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The Great Barrington Declaration is a statement written and originally signed by 3 top professionals from highly respected institutions (now signed by some 1000's of medical professionals globally, and an unknown number of fake signatures as well) outlining an alternative approach to managing the COVID-19 pandemic. The declaration essentially argues that the lockdowns imposed cause greater harm than a lesser-mitigated covid pandemic ever could. Many outlets claim it is "unscientific", yet I've seen no evidence to verify this claim. It doesn't seem to make any false statements I can find, and at least some I can independently find data to confirm. Or is the claim simply they don't cite their research? (edit, they cite a good amount of research in their FAQ, but I do question whether that alone answers the question fully)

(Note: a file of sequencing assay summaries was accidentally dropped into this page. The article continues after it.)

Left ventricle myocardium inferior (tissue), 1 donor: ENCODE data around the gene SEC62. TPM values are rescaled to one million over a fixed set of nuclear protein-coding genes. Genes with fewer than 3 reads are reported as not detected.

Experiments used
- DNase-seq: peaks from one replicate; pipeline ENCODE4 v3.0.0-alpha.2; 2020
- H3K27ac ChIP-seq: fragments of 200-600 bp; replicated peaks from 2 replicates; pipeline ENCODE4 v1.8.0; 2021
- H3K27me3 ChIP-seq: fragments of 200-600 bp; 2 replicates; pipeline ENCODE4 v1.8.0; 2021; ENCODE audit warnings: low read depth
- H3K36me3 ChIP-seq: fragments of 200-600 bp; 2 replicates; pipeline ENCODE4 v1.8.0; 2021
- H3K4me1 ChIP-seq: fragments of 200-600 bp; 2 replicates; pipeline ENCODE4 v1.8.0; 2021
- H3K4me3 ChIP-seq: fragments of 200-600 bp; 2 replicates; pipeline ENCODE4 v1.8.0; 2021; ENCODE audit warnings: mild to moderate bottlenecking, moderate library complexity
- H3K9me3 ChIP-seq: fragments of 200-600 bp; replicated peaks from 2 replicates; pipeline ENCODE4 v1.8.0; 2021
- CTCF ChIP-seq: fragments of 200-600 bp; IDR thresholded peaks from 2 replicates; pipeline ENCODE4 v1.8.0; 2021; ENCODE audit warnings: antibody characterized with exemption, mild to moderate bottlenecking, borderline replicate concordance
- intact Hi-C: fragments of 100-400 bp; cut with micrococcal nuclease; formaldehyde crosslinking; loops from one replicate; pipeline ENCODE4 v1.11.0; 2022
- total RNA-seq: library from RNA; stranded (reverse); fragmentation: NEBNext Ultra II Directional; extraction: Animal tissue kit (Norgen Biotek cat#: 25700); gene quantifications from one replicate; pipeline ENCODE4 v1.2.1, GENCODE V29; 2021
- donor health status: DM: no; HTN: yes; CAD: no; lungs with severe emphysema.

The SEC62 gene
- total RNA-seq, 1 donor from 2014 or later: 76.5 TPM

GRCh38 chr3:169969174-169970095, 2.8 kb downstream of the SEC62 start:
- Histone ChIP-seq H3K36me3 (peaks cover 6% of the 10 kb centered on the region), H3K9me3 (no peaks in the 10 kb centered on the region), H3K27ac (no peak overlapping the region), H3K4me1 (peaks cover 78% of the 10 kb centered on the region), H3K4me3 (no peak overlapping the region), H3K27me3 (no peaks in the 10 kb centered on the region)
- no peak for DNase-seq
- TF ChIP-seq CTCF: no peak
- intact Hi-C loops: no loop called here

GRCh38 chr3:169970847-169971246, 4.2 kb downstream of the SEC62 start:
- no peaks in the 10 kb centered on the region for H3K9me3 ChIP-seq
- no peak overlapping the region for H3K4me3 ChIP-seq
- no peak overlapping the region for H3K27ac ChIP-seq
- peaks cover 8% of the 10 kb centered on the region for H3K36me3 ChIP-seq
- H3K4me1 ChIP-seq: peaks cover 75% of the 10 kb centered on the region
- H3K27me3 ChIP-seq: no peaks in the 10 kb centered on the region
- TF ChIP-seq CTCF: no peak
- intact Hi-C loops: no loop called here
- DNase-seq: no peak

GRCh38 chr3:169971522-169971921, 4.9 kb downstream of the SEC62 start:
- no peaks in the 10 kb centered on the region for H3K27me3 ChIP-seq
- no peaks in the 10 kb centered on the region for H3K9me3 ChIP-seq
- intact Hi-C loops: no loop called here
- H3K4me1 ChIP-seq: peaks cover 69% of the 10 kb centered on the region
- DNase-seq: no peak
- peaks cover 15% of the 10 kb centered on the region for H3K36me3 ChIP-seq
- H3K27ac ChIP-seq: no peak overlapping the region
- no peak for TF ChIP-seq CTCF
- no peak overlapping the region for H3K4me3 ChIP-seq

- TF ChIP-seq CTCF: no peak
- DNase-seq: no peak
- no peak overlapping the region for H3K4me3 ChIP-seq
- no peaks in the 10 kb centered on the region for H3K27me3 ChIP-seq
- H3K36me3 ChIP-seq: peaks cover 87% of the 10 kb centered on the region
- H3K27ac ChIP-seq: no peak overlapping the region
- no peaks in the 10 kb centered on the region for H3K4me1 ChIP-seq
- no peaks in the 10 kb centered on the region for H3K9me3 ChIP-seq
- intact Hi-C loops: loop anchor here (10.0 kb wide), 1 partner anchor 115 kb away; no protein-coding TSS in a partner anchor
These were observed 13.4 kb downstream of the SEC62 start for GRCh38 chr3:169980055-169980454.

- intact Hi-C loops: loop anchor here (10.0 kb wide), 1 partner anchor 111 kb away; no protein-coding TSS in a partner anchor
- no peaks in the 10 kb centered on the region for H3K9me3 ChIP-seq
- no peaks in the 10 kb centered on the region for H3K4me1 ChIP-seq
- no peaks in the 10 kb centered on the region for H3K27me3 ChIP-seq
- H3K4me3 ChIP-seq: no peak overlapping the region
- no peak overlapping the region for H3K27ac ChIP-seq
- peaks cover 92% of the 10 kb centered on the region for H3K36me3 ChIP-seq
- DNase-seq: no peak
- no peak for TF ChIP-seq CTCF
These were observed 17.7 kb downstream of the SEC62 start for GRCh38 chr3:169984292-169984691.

Some specific claims to challenge if the entirety of the declaration is too broad:

We know that vulnerability to death from COVID-19 is more than a thousand-fold higher in the old and infirm than the young. Indeed, for children, COVID-19 is less dangerous than many other harms, including influenza.

As far as I know, CDC data supports this claim fully.

A second specific claim:

As immunity builds in the population, the risk of infection to all – including the vulnerable – falls. We know that all populations will eventually reach herd immunity – i.e. the point at which the rate of new infections is stable – and that this can be assisted by (but is not dependent upon) a vaccine. Our goal should therefore be to minimize mortality and social harm until we reach herd immunity.

This would generally reference the entire history of virology as a science; maybe someone can provide something specific to determine the validity of this statement one way or another?

And a third: